Pitt added that if, after recognizing the evil of slavery, Britain did nothing, other nations would conclude that Britain found nothing wrong with slavery, and would similarly fail to act. Pitt’s government, at Wilberforce’s urging, tried to form a multilateral coalition against slavery, but because of French opposition, Britain had to go it alone.

Equally admirable is the way Wilberforce, after Pitt’s death and Wilberforce’s own parliamentary victory over the slave trade, persuaded the British government to use the Royal Navy to enforce the law. More than 600 British sailors lost their lives in the freeing of several hundred thousand men, women, and children from slave ships flying flags of many nations.

Today, of course, we know that legal abolition by Parliament in Britain and, later, a civil war in the United States did not end slavery. In absolute numbers there may be as many slaves now as there were in Wilberforce’s day. Race and plantation economics may not be dominant factors today, but millions are enslaved in brothels, homes, factories, and on farms. Slavery may be illegal, but it extends into every country in the world, including our own.

How, then, might Wilberforce and Pitt look at today’s fight against slavery-and the role of conservatives and faith-based groups?

While Hague addresses such questions only tangentially, good historical biographies-and this is a good one-often give clues in judging how their subjects might have regarded present events, and the actions of contemporary groups and leaders. I suspect that Wilberforce would be dismayed to see that many faith-based groups are not broadening their agendas to embrace the slavery issue. He would be pleased about the advocacy for abolition by Southern Baptists and such organizations as Concerned Women for America, and he would certainly appreciate the help slavery survivors enjoy today from evangelical groups such as the International Justice Mission, World Vision, and the Salvation Army, and Roman Catholic and Jewish organizations such as Caritas and Project Kesher. But I suspect that both Wilberforce and Pitt would be puzzled by the endless international conferences and multilateral resolutions that substitute for aggressive law enforcement against slavery.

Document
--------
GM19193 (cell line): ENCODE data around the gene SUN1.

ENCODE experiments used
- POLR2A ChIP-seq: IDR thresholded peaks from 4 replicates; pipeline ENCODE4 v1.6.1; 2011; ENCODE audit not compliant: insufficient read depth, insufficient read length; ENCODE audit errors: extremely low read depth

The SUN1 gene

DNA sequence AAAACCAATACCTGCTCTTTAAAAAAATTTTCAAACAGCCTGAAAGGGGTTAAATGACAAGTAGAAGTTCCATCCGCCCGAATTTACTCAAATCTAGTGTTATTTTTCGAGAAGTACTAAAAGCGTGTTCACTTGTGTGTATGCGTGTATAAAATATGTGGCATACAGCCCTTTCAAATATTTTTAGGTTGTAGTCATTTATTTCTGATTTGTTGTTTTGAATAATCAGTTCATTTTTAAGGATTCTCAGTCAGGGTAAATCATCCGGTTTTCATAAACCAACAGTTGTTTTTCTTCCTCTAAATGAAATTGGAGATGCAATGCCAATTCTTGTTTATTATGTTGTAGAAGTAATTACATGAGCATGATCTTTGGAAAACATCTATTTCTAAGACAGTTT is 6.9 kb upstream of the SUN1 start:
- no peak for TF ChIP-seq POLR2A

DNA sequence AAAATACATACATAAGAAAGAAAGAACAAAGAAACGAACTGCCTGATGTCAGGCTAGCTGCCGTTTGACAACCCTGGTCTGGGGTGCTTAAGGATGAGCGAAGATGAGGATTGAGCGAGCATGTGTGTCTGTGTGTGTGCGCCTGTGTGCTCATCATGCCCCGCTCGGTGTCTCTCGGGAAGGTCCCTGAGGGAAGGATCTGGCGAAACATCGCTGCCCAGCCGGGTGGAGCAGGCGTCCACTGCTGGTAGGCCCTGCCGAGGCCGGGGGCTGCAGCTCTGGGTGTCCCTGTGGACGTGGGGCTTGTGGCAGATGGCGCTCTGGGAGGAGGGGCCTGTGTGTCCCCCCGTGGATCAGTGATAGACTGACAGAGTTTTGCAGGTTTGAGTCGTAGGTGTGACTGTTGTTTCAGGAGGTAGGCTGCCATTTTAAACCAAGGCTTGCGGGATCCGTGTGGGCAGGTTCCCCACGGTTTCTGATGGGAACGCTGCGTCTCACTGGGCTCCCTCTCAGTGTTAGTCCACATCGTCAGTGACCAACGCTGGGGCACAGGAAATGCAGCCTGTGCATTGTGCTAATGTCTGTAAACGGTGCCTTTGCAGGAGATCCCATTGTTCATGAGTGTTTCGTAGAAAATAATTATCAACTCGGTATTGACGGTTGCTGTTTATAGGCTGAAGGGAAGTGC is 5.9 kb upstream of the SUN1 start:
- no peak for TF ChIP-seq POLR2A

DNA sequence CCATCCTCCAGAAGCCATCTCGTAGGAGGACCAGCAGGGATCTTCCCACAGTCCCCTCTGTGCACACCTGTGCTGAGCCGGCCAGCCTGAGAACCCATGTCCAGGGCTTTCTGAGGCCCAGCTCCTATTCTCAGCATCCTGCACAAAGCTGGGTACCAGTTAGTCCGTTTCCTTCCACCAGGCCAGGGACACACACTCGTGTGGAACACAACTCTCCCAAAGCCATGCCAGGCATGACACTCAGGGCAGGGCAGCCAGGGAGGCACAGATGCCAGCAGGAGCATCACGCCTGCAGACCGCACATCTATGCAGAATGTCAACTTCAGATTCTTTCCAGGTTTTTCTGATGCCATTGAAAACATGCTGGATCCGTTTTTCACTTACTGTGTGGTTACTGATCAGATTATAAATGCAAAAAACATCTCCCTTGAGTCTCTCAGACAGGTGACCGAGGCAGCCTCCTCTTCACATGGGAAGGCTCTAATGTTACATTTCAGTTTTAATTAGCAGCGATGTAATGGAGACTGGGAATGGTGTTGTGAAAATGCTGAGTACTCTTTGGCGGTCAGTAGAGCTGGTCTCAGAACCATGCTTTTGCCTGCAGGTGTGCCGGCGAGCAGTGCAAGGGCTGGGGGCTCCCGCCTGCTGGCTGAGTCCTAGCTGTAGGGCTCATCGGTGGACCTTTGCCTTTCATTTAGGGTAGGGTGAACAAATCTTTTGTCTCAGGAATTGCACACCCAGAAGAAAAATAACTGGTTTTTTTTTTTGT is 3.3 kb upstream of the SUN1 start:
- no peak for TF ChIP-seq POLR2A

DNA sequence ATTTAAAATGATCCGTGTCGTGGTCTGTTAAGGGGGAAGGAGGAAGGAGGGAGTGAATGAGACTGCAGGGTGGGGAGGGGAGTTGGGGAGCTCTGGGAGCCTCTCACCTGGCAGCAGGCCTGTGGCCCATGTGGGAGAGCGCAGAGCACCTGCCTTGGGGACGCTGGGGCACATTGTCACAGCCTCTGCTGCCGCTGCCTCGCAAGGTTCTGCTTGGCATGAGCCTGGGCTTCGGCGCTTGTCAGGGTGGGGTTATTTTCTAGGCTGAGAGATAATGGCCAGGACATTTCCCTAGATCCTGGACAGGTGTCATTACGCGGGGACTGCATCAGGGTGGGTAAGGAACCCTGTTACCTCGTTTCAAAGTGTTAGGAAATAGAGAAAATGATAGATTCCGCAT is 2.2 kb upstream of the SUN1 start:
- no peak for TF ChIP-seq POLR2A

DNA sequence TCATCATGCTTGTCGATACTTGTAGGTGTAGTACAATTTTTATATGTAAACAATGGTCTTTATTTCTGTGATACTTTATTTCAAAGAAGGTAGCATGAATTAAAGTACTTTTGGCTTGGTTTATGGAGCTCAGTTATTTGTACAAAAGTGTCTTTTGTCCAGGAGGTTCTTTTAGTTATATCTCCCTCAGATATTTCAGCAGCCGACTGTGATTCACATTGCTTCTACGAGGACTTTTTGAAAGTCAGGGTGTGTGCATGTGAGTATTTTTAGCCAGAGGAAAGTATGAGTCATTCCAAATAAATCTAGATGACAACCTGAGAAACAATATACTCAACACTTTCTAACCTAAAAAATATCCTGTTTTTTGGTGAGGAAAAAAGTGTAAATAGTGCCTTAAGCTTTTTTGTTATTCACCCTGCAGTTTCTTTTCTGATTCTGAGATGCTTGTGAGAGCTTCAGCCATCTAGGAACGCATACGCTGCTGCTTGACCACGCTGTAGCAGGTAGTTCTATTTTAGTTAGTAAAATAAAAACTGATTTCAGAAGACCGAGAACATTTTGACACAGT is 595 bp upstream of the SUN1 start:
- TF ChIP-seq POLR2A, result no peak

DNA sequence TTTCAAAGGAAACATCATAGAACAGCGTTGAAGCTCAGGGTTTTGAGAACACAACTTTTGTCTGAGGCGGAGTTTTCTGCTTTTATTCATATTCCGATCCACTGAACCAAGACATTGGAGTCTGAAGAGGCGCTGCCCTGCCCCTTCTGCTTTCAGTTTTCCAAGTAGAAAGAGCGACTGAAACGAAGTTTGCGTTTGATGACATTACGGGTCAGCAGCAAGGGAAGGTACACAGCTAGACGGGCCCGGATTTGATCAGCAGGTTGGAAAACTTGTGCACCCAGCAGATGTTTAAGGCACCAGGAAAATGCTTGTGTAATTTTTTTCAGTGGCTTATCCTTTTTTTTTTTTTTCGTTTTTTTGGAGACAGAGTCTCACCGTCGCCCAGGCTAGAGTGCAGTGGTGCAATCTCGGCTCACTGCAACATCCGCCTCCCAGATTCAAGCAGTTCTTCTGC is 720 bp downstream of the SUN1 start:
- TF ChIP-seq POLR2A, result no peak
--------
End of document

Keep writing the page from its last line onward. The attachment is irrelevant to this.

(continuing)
Wilberforce would undoubtedly be gratified by George W. Bush’s leadership in fighting slavery and mustering bipartisan support in Congress for abolitionist efforts. But he would be mystified by the lobbying efforts of Bush’s own Justice Department to stop tougher federal prosecution of pimps and sex slave “masters.” (Wilberforce certainly understood that prostitution could and did lead to sex slavery.) Equally mystifying would be the arguments of some conservative politicians that federalist doctrine prevents tougher federal prosecution efforts against slave masters.

William Hague has done a genuine service by illuminating, through the life of William Wilberforce, the spiritual dimensions of conservatism, and by showing that conservatism, faith, and reform are not mutually exclusive. During times of peace and turmoil, Wilberforce never wavered in his devotion to abolition. Na├»ve to some, impractical and apolitical to many, he led one of the most successful struggles for liberty in human history. That Hague’s portrait is especially judicious and nuanced, compared with some recent studies of Wilberforce, makes him all the more impressive.

John R. Miller

John Ripin Miller, an American politician, was a member of the United States House of Representatives from 1985 to 1993. He represented the 1st congressional district of Washington as a Republican. While in Congress he championed human rights in Russia, China and South Africa.